Freedom of the Press

– in the Scottish Parliament at on 5 September 2019.

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Photo of Richard Leonard Richard Leonard Labour

2. What value does the First Minister place on the freedom of the press?

Photo of Nicola Sturgeon Nicola Sturgeon Scottish National Party

I place huge value on the freedom of the press, as I hope that every democrat and member of Parliament does. Perhaps that is a note of consensus that we will be able to strike in this question session.

Photo of Richard Leonard Richard Leonard Labour

Let me examine recent events. On 25 August, the

Sunday Mail published the shocking story of Allan Marshall, who died after being held in custody in Saughton prison. At the fatal accident inquiry, the sheriff ruled that Allan’s death was “entirely preventable”. When the

Sunday Mail sought to shine a light on that in the public interest, Scottish ministers went to court in the middle of the night, seeking an interdict to prevent the newspaper from reaching the news-stands. The Government’s case collapsed and was dropped. The paper was published.

Will the First Minister tell us when it was decided to serve the interdict to ban the publication of the

Sunday Mail on 25 August? When did she become aware of the interdict being served? Did she authorise the legal action? Was it the Cabinet Secretary for Justice? Was it both of them?

The First Minister:

It was neither. The decision was taken by the Scottish Prison Service, and it decided later not to proceed with the action in the circumstances. I think that that decision was the right one.

First and foremost, my condolences—and, I am sure, all our condolences—go to the family and friends of Allan Marshall.

When any individual is in the custody of the state, serious obligations lie on the state to respect the dignity and human rights of that individual. When concerns are raised, it is important that they are properly considered and scrutinised. That is what has happened and will continue to happen in that case. There has been a fatal accident inquiry, and the outcome of that inquiry has led to a number of recommendations, which the Scottish Prison Service is now considering fully. It has a matter of weeks within which to put forward its response. The Scottish Prison Service is also taking a number of other actions to ensure that lessons are learned for the future policy of our prison service.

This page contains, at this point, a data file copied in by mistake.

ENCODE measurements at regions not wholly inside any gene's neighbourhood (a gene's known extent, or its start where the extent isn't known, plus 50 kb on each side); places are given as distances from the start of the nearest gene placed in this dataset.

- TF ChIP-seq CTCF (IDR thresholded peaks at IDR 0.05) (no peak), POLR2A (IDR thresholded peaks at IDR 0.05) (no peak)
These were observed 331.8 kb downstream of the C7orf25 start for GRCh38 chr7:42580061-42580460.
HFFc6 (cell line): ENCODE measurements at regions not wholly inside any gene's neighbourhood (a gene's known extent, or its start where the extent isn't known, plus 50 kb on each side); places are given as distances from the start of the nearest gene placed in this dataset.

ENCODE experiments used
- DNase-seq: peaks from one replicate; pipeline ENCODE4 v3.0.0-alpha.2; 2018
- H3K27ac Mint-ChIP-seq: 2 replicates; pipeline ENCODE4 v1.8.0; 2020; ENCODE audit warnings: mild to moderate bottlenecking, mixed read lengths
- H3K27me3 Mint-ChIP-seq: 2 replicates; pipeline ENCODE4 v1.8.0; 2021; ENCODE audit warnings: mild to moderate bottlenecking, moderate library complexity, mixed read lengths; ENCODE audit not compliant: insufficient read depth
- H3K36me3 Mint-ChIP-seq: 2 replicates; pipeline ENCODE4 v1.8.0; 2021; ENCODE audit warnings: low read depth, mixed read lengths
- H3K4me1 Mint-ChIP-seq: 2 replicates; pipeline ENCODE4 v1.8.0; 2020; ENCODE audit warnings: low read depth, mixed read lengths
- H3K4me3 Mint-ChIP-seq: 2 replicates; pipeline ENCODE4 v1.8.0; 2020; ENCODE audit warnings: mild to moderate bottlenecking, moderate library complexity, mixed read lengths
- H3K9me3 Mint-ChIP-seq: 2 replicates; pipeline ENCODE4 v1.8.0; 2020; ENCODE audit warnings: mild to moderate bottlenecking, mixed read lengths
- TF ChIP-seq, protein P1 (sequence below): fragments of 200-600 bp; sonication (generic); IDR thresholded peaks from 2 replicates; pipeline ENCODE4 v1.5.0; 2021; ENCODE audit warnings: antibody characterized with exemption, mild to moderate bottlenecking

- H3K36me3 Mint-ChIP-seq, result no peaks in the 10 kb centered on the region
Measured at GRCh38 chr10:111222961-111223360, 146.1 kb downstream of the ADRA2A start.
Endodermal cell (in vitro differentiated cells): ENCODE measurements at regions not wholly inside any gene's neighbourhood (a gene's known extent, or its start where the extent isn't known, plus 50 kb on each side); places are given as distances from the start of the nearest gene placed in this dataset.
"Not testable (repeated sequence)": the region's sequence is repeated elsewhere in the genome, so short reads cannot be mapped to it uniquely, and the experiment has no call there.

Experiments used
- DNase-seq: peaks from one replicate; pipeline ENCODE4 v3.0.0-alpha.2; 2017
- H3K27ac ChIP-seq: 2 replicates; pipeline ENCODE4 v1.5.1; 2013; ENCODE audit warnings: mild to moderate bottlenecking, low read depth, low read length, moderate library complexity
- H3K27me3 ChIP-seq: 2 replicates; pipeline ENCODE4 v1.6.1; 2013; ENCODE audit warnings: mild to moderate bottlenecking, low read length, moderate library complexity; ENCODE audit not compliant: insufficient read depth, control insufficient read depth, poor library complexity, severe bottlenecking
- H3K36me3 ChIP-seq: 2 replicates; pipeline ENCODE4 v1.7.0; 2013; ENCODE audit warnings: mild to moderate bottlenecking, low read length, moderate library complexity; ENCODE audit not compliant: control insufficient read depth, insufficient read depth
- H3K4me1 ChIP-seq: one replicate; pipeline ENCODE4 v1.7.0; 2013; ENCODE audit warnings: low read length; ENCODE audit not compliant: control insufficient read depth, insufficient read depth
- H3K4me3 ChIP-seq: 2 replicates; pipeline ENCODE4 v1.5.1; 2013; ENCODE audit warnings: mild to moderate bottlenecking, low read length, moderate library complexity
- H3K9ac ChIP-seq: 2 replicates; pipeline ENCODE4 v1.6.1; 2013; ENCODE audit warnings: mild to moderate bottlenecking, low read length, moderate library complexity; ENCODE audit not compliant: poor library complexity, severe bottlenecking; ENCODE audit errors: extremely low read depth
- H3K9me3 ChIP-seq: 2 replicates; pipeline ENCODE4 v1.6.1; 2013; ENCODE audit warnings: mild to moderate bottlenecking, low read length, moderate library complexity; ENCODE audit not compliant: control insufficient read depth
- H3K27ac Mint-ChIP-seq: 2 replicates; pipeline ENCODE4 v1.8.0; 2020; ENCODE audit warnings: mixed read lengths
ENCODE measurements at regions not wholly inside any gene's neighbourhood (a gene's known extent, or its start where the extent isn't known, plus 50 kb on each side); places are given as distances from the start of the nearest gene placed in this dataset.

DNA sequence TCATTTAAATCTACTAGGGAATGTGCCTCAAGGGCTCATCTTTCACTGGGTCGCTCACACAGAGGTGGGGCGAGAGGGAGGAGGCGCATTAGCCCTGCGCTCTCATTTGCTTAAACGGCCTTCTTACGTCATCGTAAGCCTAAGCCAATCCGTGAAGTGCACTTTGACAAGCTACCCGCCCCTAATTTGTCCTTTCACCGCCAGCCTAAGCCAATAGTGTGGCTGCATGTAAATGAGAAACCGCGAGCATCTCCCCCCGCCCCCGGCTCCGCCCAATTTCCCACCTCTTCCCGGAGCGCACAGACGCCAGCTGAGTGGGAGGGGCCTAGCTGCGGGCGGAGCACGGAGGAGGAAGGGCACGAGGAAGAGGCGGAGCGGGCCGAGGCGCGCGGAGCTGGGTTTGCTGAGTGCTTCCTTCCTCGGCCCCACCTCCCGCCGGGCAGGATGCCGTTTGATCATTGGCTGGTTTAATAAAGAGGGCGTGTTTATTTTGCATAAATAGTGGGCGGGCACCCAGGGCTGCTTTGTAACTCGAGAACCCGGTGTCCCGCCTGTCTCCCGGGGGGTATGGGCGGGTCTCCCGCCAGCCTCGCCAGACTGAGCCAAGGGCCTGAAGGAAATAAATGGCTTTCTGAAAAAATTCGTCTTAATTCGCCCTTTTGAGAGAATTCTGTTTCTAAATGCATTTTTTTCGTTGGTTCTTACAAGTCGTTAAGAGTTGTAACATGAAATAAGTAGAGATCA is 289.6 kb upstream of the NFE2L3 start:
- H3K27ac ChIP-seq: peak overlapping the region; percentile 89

That is the right way to proceed, although none of that takes anything away from the grief and anguish of Allan Marshall’s family. As I said at the outset, my thoughts remain very much with them.

Photo of Richard Leonard Richard Leonard Labour

A week later, the

Sunday Mail reported:

“It’s understood Mr Yousaf was informed at 11.30pm on Saturday night. Lawyers acting for the Scottish Prison Service rejected attempts to resolve the matter out of court after that point.”

Let us be clear: Allan Marshall died following a shocking incident in prison service custody. The sheriff says that his death was “entirely preventable”. The Government went to court in the dead of night to keep it out of the public eye. Does the First Minister regret that heavy-handed interference in the freedom of the press? Will she apologise to the members of Allan Marshall’s family who are in the public gallery today? Will the First Minister agree to a full, independent investigation into her Government’s actions, including how much money was wasted, her role and the role of the Cabinet Secretary for Justice in the matter, and will she publish the findings?

The First Minister:

First, I had no role in it. The decision to initiate court action was taken by the Scottish Prison Service, as an employer, to allow for a fuller consideration to be undertaken. The Scottish Prison Service then decided not to proceed with that action, which I think was the right decision.

The closed-circuit television footage was viewed by the fatal accident inquiry. I have since viewed the CCTV footage in full, and the Cabinet Secretary for Justice has offered to meet Allan Marshall’s family. I repeat my deepest condolences to them.

I take such matters extremely seriously because I take very seriously the responsibilities of the state when individuals are in custody. Their human rights continue to require to be protected and respected. Therefore, in such situations, if there are lessons to be learned, it is vital that they are learned. The fatal accident inquiry was a critical part of that. HM inspectorate of prisons for Scotland has been asked to oversee the further work that the Scottish Prison Service is undertaking so that any lessons that require to be learned are learned.

It is up to this Parliament’s committees to decide whether they want to carry out further inquiries into what happened; it is not for me to interfere with that. However, Richard Leonard should be under no illusions about the seriousness with which my Government and I treat such issues.